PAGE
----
synathroesmus (rhetoric)

Glossary of Grammatical and Rhetorical Terms

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Synathroesmus is a rhetorical term for the piling up of words (usually adjectives), often in the spirit of invective. Also known as congeries, accumulatio, and seriation.

In A Dictionary of Literary Terms and Literary Theory (2012), Cuddon and Habib offer this example of synathroesmus from Shakespeare's Macbeth:
Who can be wise, amazed, temperate and furious,
Loyal and neutral, in a moment?

See the additional examples below. Also see:

From the Greek, "collection"


  • "He's a proud, haughty, consequential, turned-up-nose peacock."
    (Charles Dickens, Nicholas Nickleby)
  • "He was a gasping, wheezing, clutching, covetous old man."
    (Charles Dickens, A Christmas Carol)
  • "Of all the bete, clumsy, blundering, boggling, baboon-blooded stuff I ever saw on the human stage, that thing last night beat--as far as the story and acting went--and of all the affected, sapless, soulless, beginningless, endless, topless, bottomless, topsyturviest, tuneless, scrannelpipiest--tongs and boniest--doggerel of sounds I ever endured the deadliness of, that eternity of nothing was the deadliest, as far as its sound went."
    (John Ruskin, on Richard Wagner's Die Meistersinger von Nürnberg)
  • "One viewed the existence of man then as a marvel, and conceded a glamour of wonder to these lice which were caused to cling to a whirling, fire-smote, ice-locked, disease-stricken, space-lost bulb."
    (Stephen Crane, "The Blue Hotel")
  • "Lipsmackin' thirstquenchin' acetastin' motivatin' goodbuzzin' cooltalkin' highwalkin' fastlivin' evergivin' coolfizzin' Pepsi."
    (commercial slogan for Pepsi Cola)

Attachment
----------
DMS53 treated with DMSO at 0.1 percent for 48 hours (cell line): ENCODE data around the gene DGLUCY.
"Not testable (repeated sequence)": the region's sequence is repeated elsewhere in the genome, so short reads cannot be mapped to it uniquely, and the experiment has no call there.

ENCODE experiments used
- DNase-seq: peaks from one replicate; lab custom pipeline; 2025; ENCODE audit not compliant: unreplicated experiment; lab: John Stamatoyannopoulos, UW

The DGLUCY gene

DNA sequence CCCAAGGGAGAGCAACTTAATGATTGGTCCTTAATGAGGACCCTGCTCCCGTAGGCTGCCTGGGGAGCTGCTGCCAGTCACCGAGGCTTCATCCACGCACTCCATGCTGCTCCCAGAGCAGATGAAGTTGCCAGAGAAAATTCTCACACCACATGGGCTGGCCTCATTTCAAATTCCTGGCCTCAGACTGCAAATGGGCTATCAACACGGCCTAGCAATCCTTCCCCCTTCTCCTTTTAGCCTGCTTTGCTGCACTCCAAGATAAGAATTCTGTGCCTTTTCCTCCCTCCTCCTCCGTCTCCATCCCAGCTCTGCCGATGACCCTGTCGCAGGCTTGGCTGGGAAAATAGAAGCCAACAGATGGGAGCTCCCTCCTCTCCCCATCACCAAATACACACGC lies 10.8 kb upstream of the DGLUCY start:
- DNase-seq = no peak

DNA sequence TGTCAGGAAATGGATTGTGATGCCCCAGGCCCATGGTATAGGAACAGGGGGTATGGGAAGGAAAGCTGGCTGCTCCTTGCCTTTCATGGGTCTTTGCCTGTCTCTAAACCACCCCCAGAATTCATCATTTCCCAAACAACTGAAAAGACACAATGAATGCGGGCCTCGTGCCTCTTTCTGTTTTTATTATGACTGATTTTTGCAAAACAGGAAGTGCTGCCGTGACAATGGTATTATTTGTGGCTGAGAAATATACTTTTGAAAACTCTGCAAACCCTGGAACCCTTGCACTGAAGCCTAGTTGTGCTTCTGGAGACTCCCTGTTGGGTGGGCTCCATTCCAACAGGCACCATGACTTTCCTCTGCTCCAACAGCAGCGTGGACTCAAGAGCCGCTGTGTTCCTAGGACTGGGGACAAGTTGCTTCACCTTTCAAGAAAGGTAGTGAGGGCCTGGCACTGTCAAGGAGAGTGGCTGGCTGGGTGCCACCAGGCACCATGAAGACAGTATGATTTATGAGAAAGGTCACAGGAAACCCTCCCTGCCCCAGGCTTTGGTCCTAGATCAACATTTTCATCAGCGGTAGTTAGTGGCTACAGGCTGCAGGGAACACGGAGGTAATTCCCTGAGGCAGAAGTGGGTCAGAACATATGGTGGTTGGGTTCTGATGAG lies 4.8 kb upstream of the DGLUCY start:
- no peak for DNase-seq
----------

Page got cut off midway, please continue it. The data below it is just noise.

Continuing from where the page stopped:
• "[Jimmy Carter] was of the Missionary lectern-pounding Amen ten-finger C-major-chord Sister-Martha-at-the-Yamaha-keyboard loblolly piney-woods Baptist faith . . .."
    (Tom Wolfe, "The Me Decade and the Third Great Awakening," 1977)
  • "Talking Right: How Conservatives Turned Liberalism into a Tax-Raising, Latte-Drinking, Sushi-Eating, Volvo-Driving, New York Times-Reading, Body-Piercing, Hollywood-Loving, Left-Wing Freak Show"
    (Geoffrey Nunberg, book title, 2006)
  • Thomas Pynchon's Use of Synathroesmus
    "Yet at least he had believed in the cars, maybe to excess: how could he not, seeing people poorer than him come in, Negro, Mexican, cracker, a parade seven days a week, bring with them the most godawful of trade-ins: motorized, metal extensions of themselves, of their families and what their whole lives must be like, out there so naked for anybody, a stranger like himself, to look at, frame cockeyed, rusty underneath, fender repainted in a shade just off enough to depress the value, if not Mucho himself, inside smelling hopeless of children, of supermarket booze, or two, sometimes three generations of cigarette smokers, or only of dust--and when the cars were swept out you had to look at the actual residue of these lives, and there was no way of telling what things had been truly refused (when so little he supposed came by that out of fear most of it had to be taken and kept) and what had simply (perhaps tragically) been lost: clipped coupons promising savings of 5 or 10¢, trading stamps, pink flyers advertising specials at the market, butts, tooth-shy combs, help-wanted ads, Yellow Pages torn from the phone book, rags of old underwear or dresses that already were period costumes, for wiping your own breath off the inside of a windshield with so you could see whatever it was, a movie, a woman or car you coveted, a cop who might pull you over just for drill, all the bits and pieces coated uniformly, like a salad of despair, in a grey dressing of ash, condensed exhaust, dust, body wastes--it nauseated him to look, but he had to look."
    (Thomas Pynchon, The Crying of Lot 49, 1965)

Pronunciation: si na TREES mus or sin a THROE smus

Alternate Spellings: sinathroesmus